It took Lois Beckwith 35 years to receive her lupus diagnosis, after first presenting with symptoms at age 11.
At the time she was told she wouldn’t live for more than five years.
Now 66, Dr Beckwith devotes a large portion of her time to raising awareness for what is often described as the hidden disease, as the president of the Lupus Association of Tasmania.
On Wednesday the organisation proudly hosted one of Australia’s leading autoimmune disease researchers, Dr Marline Squance.
The chief executive of the Autoimmune Resource and Research Centre at Newcastle’s John Hunter Hospital, Dr Squance presented at Launceston General Hosptial as part of Lupus Awareness Month.
Addressing diagnosis, treatments and how patients can learn to live with the illness, Dr Squance said the outlook for people living with lupus was positive.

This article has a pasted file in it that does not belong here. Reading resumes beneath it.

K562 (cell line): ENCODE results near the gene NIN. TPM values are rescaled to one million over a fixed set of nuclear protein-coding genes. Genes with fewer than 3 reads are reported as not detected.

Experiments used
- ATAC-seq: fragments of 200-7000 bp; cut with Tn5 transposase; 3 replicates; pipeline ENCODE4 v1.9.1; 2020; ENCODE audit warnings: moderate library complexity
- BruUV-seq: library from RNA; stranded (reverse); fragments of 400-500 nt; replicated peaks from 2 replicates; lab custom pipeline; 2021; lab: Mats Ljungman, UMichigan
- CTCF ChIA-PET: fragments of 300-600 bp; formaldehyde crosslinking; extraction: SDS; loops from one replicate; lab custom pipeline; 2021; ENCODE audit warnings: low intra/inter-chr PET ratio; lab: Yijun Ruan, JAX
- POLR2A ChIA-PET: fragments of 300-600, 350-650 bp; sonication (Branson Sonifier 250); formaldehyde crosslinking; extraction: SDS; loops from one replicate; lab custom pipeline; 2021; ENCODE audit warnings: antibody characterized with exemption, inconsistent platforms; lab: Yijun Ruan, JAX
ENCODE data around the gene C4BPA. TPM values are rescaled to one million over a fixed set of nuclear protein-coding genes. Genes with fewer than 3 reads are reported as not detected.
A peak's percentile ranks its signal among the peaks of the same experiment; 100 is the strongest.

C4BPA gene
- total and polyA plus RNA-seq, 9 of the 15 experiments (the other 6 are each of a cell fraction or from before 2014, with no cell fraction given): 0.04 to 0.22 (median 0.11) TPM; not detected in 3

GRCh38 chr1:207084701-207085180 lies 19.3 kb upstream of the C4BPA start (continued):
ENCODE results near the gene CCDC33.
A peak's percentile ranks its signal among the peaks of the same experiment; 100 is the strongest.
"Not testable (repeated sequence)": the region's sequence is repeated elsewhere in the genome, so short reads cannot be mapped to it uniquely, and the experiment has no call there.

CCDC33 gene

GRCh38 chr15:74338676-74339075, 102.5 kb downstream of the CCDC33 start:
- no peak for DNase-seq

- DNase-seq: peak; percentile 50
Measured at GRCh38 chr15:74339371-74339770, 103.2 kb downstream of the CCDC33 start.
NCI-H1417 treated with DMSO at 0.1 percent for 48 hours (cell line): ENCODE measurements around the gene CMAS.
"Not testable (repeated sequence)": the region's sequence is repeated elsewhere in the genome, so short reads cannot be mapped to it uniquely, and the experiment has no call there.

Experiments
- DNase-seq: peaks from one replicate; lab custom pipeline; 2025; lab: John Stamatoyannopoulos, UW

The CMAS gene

“In 1955 if you were diagnosed with lupus, you would have been given a five year survival rate at 50 per cent,” she said.
“It’s now 95 per cent and getting closer to 98 per cent. So we have come a long way, but there is still more to be done.”
In other news:
Lupus is a chronic condition that results from immune confusion and currently affects about one in 700 people.
Dr Squance said self management was critical, along with support.
“Better outcomes occur when you marry together medical treatments with self management,” she said.
“My little motto is – ‘live a life, not an illness.
“The goal is for the individual to find the right balance, and its your balance, its your illness, its your life.”
For more information, visit lupustasmania.org.au.
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